The ECB should take the lead to co-ordinate all these commendable efforts and consider the adoption of a national technical electricity standard, based on NE's standard for low voltage (LV) networks and NamPower's standards for medium voltage (MV) and high voltage (HV) networks. This would prevent inferior products entering the Namibian market and compromising the safety and reliability of our networks, and it would provide local consultants, contractors and developers a uniform base to work from. Furthermore, this will enhance the ECB's regulation role as it does not have to evaluate the technical suitability of license applications.


It appears to be an international trend to separate the distribution and retail functions of electricity supply, i.e. separating the "wires" (network operation and maintenance) from the "business" (selling electricity, metering and billing, interaction with customers). The Electricity Act, 2000 (and the proposed license system) does not make full provision for this yet.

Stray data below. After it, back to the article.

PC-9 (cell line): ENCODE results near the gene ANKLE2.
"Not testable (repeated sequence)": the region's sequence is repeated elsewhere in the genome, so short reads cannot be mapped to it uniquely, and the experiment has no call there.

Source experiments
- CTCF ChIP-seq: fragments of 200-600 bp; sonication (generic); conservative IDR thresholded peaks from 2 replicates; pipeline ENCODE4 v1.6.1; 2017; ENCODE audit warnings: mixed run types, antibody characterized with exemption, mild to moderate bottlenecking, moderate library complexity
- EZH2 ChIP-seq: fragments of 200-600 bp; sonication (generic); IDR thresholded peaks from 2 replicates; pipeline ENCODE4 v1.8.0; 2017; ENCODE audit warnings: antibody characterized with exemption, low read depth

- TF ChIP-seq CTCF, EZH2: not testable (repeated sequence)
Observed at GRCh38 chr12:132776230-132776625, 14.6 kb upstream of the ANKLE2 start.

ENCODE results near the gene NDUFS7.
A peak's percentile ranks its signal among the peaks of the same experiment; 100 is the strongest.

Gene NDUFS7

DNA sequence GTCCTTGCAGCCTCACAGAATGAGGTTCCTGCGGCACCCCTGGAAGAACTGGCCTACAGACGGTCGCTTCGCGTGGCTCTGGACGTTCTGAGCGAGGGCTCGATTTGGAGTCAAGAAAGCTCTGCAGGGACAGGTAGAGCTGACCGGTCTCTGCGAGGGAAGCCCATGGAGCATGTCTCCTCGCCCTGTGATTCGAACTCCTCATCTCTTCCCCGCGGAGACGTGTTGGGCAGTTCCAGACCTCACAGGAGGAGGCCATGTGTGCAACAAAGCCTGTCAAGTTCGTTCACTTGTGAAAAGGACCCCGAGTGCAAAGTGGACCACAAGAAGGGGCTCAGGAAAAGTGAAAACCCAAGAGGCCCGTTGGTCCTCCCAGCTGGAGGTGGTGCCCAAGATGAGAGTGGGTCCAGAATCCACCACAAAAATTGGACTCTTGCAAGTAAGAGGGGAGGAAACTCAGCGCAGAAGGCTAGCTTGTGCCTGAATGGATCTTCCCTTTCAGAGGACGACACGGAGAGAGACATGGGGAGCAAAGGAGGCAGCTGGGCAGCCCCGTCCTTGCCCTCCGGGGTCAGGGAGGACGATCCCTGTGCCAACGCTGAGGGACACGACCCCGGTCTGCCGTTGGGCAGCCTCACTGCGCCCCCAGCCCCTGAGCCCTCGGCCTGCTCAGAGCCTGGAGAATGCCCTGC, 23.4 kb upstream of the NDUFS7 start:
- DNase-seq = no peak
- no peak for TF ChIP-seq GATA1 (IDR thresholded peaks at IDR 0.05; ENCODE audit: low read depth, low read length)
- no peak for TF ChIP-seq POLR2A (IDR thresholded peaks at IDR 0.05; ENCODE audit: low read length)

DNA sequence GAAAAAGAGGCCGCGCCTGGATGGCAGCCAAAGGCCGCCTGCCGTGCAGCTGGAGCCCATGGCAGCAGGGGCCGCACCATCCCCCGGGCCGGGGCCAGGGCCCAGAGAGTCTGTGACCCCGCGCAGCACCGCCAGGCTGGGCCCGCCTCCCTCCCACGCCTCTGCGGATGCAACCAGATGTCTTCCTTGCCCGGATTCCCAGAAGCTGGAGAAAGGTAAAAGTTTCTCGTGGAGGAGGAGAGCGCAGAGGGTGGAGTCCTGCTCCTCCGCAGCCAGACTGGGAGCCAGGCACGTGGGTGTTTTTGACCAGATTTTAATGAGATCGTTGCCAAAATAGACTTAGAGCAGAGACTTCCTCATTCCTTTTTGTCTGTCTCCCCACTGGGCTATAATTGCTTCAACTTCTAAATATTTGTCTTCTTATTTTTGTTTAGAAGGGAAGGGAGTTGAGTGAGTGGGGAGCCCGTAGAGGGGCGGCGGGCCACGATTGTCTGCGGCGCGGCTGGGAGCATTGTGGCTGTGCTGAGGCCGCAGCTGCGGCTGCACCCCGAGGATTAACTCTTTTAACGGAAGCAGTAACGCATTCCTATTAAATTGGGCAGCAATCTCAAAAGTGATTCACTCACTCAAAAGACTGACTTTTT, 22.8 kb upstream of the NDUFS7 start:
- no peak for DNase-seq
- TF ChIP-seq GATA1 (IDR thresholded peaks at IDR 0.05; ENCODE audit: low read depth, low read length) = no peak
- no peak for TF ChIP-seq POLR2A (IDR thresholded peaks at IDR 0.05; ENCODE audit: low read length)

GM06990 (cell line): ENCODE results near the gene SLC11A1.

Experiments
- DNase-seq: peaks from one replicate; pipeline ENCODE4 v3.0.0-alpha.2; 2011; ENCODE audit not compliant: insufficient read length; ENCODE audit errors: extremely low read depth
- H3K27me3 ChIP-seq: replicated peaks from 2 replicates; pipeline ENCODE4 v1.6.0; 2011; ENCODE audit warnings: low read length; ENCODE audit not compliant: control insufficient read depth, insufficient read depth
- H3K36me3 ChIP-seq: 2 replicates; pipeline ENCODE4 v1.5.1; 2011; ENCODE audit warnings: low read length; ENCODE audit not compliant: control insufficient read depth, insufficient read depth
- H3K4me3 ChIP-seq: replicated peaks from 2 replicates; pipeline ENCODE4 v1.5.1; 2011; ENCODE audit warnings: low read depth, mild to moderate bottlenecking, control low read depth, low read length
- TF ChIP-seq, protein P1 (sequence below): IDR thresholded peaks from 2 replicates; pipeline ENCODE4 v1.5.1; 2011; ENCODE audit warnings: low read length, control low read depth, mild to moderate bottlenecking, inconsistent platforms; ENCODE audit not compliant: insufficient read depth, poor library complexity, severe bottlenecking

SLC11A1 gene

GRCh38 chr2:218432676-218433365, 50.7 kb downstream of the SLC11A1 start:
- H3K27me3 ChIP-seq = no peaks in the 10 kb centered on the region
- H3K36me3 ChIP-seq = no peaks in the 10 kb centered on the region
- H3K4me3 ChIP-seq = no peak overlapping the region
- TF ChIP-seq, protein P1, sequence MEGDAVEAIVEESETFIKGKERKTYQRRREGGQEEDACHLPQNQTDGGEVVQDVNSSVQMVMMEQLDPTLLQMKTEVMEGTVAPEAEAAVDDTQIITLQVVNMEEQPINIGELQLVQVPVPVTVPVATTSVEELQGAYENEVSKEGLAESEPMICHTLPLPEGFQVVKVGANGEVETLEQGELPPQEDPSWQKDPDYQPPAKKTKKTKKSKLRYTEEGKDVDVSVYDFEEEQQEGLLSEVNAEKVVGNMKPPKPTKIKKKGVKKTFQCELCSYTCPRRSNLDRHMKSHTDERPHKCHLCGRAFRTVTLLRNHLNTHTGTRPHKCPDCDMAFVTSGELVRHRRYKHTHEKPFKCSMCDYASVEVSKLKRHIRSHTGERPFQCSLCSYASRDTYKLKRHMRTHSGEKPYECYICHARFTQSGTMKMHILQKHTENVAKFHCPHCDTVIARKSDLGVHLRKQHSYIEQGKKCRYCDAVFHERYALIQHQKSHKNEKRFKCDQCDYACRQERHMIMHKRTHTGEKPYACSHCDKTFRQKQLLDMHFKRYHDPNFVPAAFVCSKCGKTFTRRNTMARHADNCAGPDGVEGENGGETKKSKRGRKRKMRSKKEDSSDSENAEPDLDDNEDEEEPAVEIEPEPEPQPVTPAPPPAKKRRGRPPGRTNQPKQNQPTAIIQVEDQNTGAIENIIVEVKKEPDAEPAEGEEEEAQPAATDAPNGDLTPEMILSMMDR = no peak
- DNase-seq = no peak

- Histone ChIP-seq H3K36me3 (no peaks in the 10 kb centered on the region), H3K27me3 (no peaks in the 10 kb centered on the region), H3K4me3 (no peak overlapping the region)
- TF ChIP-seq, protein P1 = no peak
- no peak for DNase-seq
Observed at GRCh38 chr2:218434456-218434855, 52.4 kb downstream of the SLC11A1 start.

The ECB should analyse such trends and, if applicable, should apply them to the Namibian Electricity Supply Industry.


Any comments, proposals and suggestions should be sent to the Chairman of the ECB:



It is with a great sense of pride and accomplishment that I write this foreword to the first Annual Report of the Electricity Control Board. We are at a historic milestone in the development of the Namibian Electricity Supply Industry as we mark the first anniversary of the coming into operation of the Electricity Act (Act 2 of 2000). One of the key requirements of the Act is for electricity undertakings to be licensed by the Electricity Control Board. I must admit that it was not an easy task for all parties involved, specifically the Electricity Control Board, the Ministry of Mines & Energy, local authorities, NamPower, and private sector participants in the ESI to put the Act into operation and to meet its exact requirements. This is because we have embarked on a totally new regulatory regime in Namibia that few of us have ever experienced directly.